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Strawberry Return Panned Lasorda, Clinton Aide Critical Of Yankees Signing Slugger

Wed., June 21, 1995

Criticism of the signing of Darryl Strawberry came Tuesday from the Los Angeles Dodgers, the Milwaukee Brewers and the White House.

“The Yankees have struck out by signing Darryl Strawberry,” said Lee Brown, President Clinton’s national drug policy director. “They are sending the worst possible message to the youth of America: That if you use drugs, you can be rewarded with big money in big-time sports.”

New York Yankees owner George Steinbrenner said he wasn’t rewarding Strawberry, but trying to help him. He said the 33-year-old outfielder is “worth saving.”

“If we can help turn him around it will be a wonderful example to children,” Steinbrenner said. “Youngsters are more apt to listen to someone who has been down this terrible path of drug addiction and has recovered.”

Steinbrenner said Strawberry’s return won’t be easy.

“I’ll be the toughest boss he ever had,” he said. “I demand loyalty in return. If I fail in his rehabilitation, I’ll take the blame.”

Dodgers manager Tom Lasorda suggested Strawberry belonged in prison stripes, not pinstripes.

“When they caught that guy Pete Rose, didn’t they put him in jail? When they caught that lady in New York (Leona Helmsley) did she go to jail?” Lasorda told the Los Angeles Times. “Why didn’t that guy go to jail?”

Instead of going to jail for tax evasion, Strawberry was sentenced to a $350,000 fine, 100 hours of community service and house arrest. On Monday, he agreed to a contract with the Yankees that’s worth $850,000 guaranteed. He will be eligible to play on Sunday when a 60-day suspension from baseball for cocaine use ends.

Brown asked for a meeting with acting commissioner Bud Selig and union head Donald Fehr.

“The Yankee management is saying if you draw fans and make money for the team, you’ll simply play again and keep making millions a few months after any drug abuse,” Brown said. “It’s no wonder kids may think star athletes are into drugs” and there are no penalties.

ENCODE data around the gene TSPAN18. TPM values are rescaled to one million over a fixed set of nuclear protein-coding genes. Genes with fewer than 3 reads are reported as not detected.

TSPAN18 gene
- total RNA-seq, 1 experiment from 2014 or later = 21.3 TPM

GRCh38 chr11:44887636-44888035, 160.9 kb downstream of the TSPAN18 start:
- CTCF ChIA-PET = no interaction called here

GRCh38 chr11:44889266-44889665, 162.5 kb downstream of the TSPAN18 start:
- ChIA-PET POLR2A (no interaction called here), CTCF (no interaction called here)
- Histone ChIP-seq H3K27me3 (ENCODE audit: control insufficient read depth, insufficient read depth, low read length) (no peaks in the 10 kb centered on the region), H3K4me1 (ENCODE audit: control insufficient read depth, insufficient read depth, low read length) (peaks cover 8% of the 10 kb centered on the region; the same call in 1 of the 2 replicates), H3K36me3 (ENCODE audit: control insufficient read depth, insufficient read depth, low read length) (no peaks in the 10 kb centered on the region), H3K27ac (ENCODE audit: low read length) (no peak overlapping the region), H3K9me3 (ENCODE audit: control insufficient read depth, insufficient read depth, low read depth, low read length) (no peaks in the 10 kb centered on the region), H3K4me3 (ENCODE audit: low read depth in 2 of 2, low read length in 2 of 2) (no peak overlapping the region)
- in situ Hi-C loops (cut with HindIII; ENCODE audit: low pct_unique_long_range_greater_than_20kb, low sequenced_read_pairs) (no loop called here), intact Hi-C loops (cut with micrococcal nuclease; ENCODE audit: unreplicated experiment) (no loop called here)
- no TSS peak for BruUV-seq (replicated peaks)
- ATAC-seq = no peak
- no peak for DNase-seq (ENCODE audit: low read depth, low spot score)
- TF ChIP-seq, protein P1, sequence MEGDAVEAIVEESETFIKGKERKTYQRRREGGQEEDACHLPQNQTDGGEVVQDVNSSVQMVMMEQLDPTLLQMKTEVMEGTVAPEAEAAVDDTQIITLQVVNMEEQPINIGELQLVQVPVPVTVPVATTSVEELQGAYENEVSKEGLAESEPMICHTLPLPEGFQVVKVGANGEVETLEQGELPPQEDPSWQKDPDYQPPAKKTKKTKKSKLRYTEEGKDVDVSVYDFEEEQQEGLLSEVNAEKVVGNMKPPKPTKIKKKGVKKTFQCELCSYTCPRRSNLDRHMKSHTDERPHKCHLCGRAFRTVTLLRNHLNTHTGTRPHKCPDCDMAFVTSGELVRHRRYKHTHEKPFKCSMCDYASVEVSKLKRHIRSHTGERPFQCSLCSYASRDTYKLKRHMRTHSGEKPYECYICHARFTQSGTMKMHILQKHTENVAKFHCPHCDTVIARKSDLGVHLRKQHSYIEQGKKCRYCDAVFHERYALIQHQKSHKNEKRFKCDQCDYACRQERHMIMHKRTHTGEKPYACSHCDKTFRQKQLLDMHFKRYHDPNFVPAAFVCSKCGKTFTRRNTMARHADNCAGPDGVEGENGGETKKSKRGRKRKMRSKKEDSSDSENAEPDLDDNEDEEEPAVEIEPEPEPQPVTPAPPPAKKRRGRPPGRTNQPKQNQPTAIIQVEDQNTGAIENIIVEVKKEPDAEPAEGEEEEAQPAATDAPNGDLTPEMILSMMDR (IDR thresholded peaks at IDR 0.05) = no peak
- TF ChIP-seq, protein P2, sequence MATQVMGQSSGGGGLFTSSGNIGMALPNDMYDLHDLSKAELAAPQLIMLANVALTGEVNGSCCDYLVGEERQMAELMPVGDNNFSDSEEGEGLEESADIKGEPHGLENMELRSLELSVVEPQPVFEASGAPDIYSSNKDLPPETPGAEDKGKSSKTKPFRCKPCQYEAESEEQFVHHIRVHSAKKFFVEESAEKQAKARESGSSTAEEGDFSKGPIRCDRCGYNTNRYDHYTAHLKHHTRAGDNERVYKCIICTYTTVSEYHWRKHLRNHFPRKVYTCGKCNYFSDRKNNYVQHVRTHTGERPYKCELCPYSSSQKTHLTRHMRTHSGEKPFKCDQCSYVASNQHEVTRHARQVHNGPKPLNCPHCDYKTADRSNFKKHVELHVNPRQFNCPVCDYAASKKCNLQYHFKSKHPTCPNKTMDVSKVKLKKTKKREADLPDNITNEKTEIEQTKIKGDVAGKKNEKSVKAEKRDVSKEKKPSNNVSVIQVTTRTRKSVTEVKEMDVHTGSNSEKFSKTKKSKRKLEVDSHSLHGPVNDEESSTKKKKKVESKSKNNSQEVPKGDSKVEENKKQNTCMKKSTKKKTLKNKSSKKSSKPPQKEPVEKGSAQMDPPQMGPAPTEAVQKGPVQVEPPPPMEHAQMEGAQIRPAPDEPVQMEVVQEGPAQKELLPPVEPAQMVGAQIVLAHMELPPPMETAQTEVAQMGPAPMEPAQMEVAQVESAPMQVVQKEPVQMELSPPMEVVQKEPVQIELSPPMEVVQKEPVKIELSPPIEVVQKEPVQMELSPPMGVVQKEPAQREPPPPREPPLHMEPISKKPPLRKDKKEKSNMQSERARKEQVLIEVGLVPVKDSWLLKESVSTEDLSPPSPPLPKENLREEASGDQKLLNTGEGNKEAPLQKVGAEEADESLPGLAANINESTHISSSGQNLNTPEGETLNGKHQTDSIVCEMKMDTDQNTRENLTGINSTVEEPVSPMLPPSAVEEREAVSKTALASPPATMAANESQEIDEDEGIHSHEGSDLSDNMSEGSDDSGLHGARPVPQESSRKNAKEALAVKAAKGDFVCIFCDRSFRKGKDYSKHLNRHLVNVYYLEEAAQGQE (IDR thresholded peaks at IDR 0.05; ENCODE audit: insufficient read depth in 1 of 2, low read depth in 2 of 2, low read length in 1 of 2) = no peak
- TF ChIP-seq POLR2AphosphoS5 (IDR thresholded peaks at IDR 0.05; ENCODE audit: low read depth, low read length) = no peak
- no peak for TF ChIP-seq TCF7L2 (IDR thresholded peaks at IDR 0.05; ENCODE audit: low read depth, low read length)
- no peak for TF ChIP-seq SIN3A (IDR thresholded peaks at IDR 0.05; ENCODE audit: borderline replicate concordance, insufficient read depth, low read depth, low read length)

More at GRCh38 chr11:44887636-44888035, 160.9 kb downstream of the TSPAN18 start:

Lasorda said he was “very surprised somebody would sign someone who was just suspended for taking drugs. Guys that are breaking the laws … of this country … I don’t think they should be playing.”

Strawberry agreed to a $20.25 million, five-year contract with the Dodgers in November 1990, but in April 1994 was suspended when he failed to show up for an exhibition game. He entered the Betty Ford Center’s substance abuse program.

The Dodgers paid a $4.8 million settlement to Strawberry last July after they released him, including $2.5 million for half his scheduled 1995 salary. Strawberry then signed with the San Francisco Giants, who released him Feb. 6 after he tested positive for cocaine.

“I’m for giving people chance after chance, but not in the industry that they’re in,” Milwaukee Brewers general manager Sal Bando said. “I think you’ve got to give him a chance in life, but why do we keep opening our doors and let someone take advantage of an industry that they’ve abused?”

Bando said he would like to see baseball adopt a policy similar to that of the NBA, which provides for treatment but also stipulates, basically, that after your third strike, you’re out permanently.

“And if that person isn’t willing to continue with that help and he falls down, I think it’s time to let him go and go on with his life in another direction,” Bando said.

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